The apparatus of marijuana prohibition was built more than 80 years ago. It has become a giant construct embedded in law and attitudes, and it's going to take a while for your frightened neighbors, the police, the prison system, and reluctant politicians to get over recreational legalization.
In some states police dogs have been retired because they can't be untrained to sniff for marijuana. The same thing goes for some people. They will never stop being scared of it.
Cannabis bias is a real impediment. The easiest example of that is our lack of a fully functional medical marijuana distribution system even a decade after the law was established. Moving on to a recreational distribution system would seem to be an even bigger peril, except for a few things.
After fighting about it for eight years, the state legislature finally passed laws allowing marijuana provisioning centers. That is the system that is not quite off the ground right now. Fortunately, the new marijuana law specifically states that stores are allowed to sell cannabis and that the state will begin granting licenses within 12 months of the effective date of the act, which will be Dec. 6, 2019. (See here.)
Another plus is that there are friendlier politicians than the outgoing administration. The incoming folks already made it easier to pass Prop. 1 in this recent campaign season.
"It is different," says Matt Schweich, deputy director of the Marijuana Policy Project. "I was the campaign director in Maine and Massachusetts when voters approved legalization. I think in terms of support from statewide candidates, Michigan has been the best of the three states. They knew from their polling and research that a high number of voters supported legal marijuana. ... Legalization has been normalized over the past several years."
That ought to make it easier to implement the new law. Although legalization may be normalized, but there will still be plenty of resistance to marijuana. There have been almost daily reports since the elections of municipalities declaring that they don't want marijuana businesses in their backyards. It was an immediate reaction of fear on the part of many.
That reaction was expected and a selling point for legalization. Telling folks that they could choose not to have stores helped allay some fears. Over time that fear will ease up. Consider the "dry county" and other municipal entities that wouldn't allow alcohol sales after Prohibition ended. Even today there are still hundreds of dry, moist, or wet counties, cities, and townships with some kind of impediments to the sale of alcohol. It wasn't until 2013 that Oak Park allowed beer and wine served by the glass, and in 2015 allowed liquor by the glass.
So whatever the terminology for municipalities that opt out of the marijuana system is, there will be plenty of them at first. Over time that will fade away, although pockets of resistance to marijuana will endure.
At least the state law will be on the side of cannabis tolerance and the new state administration looks to welcome the marijuana industry.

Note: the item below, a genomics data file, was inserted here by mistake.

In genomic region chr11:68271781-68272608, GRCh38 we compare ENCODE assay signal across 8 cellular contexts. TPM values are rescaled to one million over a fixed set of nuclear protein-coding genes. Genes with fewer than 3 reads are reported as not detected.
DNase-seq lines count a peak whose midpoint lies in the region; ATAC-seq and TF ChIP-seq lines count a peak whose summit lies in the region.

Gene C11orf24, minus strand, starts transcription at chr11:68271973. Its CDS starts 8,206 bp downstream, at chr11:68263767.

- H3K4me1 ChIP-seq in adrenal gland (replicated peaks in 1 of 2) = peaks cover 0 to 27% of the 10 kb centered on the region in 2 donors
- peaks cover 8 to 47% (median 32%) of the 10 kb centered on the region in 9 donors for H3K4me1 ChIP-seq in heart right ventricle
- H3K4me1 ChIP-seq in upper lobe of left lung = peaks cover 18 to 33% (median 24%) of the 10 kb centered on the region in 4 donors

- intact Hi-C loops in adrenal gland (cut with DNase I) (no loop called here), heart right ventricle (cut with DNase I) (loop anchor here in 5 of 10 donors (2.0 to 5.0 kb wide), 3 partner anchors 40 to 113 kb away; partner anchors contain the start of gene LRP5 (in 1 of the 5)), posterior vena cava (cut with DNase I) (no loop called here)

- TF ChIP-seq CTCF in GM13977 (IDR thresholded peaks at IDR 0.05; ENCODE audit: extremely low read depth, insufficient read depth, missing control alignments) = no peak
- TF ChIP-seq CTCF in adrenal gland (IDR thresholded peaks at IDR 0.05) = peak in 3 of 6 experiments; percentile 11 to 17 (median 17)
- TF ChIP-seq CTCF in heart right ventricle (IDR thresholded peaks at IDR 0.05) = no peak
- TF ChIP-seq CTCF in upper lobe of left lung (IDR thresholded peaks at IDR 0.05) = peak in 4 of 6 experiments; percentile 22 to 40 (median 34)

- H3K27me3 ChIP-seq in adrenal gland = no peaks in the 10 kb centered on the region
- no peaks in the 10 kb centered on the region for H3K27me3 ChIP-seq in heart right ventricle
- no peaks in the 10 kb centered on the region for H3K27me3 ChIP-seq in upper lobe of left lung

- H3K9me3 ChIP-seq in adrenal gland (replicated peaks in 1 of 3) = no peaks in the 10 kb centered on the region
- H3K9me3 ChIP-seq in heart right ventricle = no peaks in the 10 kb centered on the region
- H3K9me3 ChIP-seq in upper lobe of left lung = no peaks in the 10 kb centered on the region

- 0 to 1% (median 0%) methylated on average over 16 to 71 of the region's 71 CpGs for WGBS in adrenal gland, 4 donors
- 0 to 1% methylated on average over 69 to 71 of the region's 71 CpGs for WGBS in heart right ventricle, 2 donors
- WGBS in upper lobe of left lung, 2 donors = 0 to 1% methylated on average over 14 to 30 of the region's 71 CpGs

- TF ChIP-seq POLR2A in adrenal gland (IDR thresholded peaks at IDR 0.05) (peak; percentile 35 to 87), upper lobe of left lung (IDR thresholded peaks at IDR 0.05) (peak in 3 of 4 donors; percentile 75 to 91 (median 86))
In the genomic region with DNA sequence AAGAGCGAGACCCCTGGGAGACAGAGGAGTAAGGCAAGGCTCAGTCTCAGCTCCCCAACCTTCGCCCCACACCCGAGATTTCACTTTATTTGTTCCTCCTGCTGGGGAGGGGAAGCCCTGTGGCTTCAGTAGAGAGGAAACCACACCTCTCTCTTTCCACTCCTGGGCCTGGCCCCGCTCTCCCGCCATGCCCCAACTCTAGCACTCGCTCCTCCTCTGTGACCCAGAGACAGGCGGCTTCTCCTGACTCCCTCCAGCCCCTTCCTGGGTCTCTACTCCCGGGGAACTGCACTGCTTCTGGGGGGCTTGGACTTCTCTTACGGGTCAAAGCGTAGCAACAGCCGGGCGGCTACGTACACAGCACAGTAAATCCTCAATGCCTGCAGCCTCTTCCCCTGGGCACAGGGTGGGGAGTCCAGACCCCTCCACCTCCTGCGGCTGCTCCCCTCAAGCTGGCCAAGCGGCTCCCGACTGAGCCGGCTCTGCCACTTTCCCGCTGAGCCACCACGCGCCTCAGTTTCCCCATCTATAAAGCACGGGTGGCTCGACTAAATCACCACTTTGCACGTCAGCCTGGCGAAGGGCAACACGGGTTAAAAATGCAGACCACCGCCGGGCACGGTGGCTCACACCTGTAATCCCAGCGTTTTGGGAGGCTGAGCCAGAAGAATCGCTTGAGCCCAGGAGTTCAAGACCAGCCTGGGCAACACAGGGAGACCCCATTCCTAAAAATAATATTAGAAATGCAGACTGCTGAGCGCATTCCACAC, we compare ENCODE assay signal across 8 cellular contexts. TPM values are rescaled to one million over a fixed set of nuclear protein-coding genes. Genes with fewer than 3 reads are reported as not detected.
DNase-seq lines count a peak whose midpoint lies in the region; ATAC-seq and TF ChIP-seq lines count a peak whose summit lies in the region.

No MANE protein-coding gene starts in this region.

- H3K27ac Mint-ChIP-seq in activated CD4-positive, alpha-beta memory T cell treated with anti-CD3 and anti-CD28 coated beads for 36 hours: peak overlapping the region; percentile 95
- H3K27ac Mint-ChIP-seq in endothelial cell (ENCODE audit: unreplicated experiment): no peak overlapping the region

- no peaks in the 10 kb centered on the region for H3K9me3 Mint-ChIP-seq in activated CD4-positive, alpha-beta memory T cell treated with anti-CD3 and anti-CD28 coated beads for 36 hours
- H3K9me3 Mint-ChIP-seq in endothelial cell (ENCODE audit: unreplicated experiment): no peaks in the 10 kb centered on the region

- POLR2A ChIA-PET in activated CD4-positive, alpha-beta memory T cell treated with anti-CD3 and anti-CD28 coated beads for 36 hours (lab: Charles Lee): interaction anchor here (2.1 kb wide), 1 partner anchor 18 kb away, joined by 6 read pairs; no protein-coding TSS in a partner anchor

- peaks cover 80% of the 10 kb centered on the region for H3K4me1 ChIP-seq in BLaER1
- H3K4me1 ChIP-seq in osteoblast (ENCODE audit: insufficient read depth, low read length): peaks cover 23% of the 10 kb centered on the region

"It's a new phenomenon across the country," says Jolene Foreman, a staff attorney at the Drug Policy Alliance in Washington, D.C. "We've seen a marked shift on marijuana legalization, particularly for Democrats. They're position reflects the will of voters. Lawmakers are catching up with their constituents."
Citizens' initiatives have dragged politicians and law enforcement kicking and screaming into the reality of marijuana. That said, note that not all politicians and hardly any law enforcement in Michigan have caught up with the medical law we passed 10 years ago. They've got a whole lot more catching up to do with recreational legalization. Remember that law enforcement formed the backbone of the one big splash Healthy and Productive Michigan was able to make against Prop. 1 just before the election.
The new executives seem willing. Entrenched attitudes and a Republican legislature say this is going to take a lot more than saying, "Let it be so."
Regulatory system chaos
Here's the latest from the state Department of Licensing and Regulatory Affairs' David Harns on a date for unlicensed provisioning centers to close and for the official state system to take over.
"As far as we're concerned, the deadline was Oct. 31," says Harns. "We're not able to enforce that at this point because the judge has issued an indefinite stay."
That's all he would say about it, citing "pending litigation." The deadline that LARA clings onto was a month ago. A Claims Court judge has told LARA it can neither enforce that deadline nor set another one prior to Dec. 15. A Nov. 9 hearing produced no decision and no new hearing date has been announced.
Nobody has anything to say about what happens on Dec. 15. Unless something substantial changes in the interim, whatever is set up regarding inventory will not be adequate for the needs of 300,000 medical patients. That has been the hang-up all along because the effort to supply patients has been infected with an effort to root out people who may have been selling marijuana illegally these past 10 years.
Folks should be heartened to know that the Medical Marihuana Licensing Board will not be in charge of licensing recreational outlets.